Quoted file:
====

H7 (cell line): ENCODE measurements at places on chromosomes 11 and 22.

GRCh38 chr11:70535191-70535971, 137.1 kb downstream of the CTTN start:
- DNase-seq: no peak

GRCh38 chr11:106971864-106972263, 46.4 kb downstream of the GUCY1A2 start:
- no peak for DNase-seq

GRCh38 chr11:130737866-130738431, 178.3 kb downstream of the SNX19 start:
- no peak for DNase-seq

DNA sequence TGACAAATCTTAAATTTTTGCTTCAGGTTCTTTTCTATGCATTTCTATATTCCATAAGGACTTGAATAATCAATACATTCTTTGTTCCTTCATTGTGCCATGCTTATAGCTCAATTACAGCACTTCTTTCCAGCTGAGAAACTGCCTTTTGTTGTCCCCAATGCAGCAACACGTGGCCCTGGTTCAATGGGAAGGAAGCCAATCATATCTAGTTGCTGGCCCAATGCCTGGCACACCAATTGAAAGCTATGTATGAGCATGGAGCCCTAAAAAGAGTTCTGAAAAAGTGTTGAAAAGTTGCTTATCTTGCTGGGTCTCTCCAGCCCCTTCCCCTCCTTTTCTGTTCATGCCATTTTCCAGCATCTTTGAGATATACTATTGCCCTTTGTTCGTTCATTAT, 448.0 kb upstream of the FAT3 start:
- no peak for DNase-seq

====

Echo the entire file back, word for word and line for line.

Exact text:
H7 (cell line): ENCODE measurements at places on chromosomes 11 and 22.

GRCh38 chr11:70535191-70535971, 137.1 kb downstream of the CTTN start:
- DNase-seq: no peak

GRCh38 chr11:106971864-106972263, 46.4 kb downstream of the GUCY1A2 start:
- no peak for DNase-seq

GRCh38 chr11:130737866-130738431, 178.3 kb downstream of the SNX19 start:
- no peak for DNase-seq

DNA sequence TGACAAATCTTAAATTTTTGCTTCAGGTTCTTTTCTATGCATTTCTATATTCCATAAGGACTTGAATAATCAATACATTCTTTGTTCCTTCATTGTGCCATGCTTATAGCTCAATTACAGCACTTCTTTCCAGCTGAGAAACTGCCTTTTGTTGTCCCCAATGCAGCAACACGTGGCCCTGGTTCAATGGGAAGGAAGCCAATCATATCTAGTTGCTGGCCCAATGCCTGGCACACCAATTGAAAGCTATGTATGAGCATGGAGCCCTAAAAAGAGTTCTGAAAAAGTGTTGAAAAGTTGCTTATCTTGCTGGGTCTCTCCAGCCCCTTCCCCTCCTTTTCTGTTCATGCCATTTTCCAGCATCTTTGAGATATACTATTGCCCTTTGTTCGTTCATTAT, 448.0 kb upstream of the FAT3 start:
- no peak for DNase-seq